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Citibank: Launching the Credit Card in Asia Pacific

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Presentation on theme: "Citibank: Launching the Credit Card in Asia Pacific"— Presentation transcript:

1 Citibank: Launching the Credit Card in Asia Pacific
Erica Baumann Paul Davis Nathan Hahn Rebecca Leeds Lauren Lettieri

2 Overview: Geography of Asia Pacific
The Nature Conservancy:

3 Overview: The Pacific Ocean’s Eleven
Hong Kong (1902) Taiwan (1964) Australia (1965) The Philippines (1902) Guam (1969) Singapore (1902) India (1902) Malaysia (1904) Indonesia (1918) Thailand (1967) Korea (1967)

4 Overview: Citibank’s Mission Statement
Citibank’s mission in the Asia Pacific region was to be the most profitable provider of a wide array of financial services to an increasingly affluent and middle-income market, and to reach the rapidly growing middle-income households in this region.

5 Overview: Citibank in Asia Pacific 1978-1989
1989: Talwar reintroduces the idea of a credit card launch in Asia-Pacific 1983: Citibank enters the credit card market in Hong Kong 1981: First foreign bank to enter the local trade finance market in Taiwan 1986: Begins a period of growth in Thailand and the Philippines 1978: Citibank’s Asia Pacific Consumer Bank had established its consumer business in Asia 1982: Acquired Diners Club in Thailand 1989: Malaysia and Australia have saturated credit card market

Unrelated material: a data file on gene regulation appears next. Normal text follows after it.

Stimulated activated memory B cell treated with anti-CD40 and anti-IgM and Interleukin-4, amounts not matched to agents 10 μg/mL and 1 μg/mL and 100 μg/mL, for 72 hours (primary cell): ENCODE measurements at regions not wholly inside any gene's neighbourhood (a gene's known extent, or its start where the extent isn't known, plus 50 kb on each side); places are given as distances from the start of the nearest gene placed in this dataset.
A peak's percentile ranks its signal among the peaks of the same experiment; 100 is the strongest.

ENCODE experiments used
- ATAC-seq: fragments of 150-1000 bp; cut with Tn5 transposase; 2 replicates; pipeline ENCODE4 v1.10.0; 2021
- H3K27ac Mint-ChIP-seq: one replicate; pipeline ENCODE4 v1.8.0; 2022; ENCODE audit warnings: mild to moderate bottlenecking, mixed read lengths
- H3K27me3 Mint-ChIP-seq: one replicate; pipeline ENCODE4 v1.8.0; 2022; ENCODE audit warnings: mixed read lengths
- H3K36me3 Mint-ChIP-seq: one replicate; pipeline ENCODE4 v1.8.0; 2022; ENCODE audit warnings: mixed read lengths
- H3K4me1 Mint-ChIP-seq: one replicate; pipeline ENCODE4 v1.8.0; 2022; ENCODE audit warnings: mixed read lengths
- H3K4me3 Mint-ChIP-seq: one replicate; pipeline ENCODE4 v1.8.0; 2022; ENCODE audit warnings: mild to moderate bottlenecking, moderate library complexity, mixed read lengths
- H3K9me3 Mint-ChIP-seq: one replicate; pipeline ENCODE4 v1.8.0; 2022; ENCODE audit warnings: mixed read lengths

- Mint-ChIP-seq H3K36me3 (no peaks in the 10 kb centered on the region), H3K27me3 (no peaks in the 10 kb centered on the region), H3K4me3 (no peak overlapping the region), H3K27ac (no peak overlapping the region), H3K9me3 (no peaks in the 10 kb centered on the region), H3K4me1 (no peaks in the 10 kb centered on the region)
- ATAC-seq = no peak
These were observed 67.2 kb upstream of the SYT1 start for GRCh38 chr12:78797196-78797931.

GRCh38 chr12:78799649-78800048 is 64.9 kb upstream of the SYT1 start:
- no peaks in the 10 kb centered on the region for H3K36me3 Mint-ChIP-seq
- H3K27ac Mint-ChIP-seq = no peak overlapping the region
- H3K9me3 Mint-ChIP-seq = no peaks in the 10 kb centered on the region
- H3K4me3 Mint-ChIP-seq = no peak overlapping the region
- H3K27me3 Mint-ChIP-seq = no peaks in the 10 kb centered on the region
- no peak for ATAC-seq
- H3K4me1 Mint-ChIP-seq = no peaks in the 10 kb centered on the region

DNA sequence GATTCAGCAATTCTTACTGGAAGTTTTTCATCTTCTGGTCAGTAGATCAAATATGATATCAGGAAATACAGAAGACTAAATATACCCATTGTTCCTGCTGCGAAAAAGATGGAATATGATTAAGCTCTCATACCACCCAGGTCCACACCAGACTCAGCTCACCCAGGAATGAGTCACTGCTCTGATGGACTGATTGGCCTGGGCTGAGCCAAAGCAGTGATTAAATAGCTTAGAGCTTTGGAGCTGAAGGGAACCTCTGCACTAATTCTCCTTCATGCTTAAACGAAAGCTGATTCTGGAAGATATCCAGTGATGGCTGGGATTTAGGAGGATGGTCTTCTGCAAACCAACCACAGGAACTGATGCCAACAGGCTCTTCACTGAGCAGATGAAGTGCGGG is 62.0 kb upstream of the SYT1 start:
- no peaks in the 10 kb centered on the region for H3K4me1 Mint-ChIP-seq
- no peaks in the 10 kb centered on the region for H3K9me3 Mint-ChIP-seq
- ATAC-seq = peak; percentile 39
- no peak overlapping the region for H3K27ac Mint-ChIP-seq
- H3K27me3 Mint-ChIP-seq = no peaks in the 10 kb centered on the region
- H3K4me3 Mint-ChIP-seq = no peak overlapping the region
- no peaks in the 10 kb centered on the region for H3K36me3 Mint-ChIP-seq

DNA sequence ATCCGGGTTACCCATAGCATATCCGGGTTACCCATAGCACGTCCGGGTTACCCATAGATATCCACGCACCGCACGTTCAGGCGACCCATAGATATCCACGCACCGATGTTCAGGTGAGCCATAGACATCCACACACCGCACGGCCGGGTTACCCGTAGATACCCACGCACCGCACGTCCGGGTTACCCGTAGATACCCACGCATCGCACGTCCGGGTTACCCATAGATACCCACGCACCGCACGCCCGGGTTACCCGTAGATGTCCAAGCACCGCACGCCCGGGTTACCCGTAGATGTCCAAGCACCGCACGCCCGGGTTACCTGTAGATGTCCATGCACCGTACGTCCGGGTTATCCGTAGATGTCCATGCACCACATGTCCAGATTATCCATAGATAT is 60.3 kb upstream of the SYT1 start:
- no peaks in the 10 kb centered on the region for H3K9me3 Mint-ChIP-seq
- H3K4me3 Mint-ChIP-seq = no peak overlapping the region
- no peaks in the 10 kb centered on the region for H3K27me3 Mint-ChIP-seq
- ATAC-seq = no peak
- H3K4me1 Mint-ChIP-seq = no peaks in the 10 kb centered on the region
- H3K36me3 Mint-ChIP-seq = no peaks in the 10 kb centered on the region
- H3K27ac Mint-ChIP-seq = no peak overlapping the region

6 Overview: Keys Questions in Asia Pacific
Should Citibank launch a credit card in the Asia Pacific region, and in which countries? How should the particular card launches be tailored to each specific country?

7 Business Problems Citibank wondered whether they could adopt a mass-market positioning to acquire enough credit card customers and still maintain its up-market positioning with the current upscale branch banking customers Pricing the card too low would conflict with Citibank’s stated positioning however pricing it too high might mean low customer acceptance Citibank’s management were concerned that consumers’ attitudes and credit card usage patterns differed by country

8 SWOT Analysis: Strengths
Undisputed leader of the marketplace Australia: customers see the credit card as an “important shopping tool” Hong Kong: people are used to credit cards- relatively affluent population India: strong economic development in late 80’s Malaysia: large successful business population Singapore: “one of the world’s largest center of traditional trade and services” Thailand: rapidly growing nation (foreign investment)

9 SWOT Analysis: Weaknesses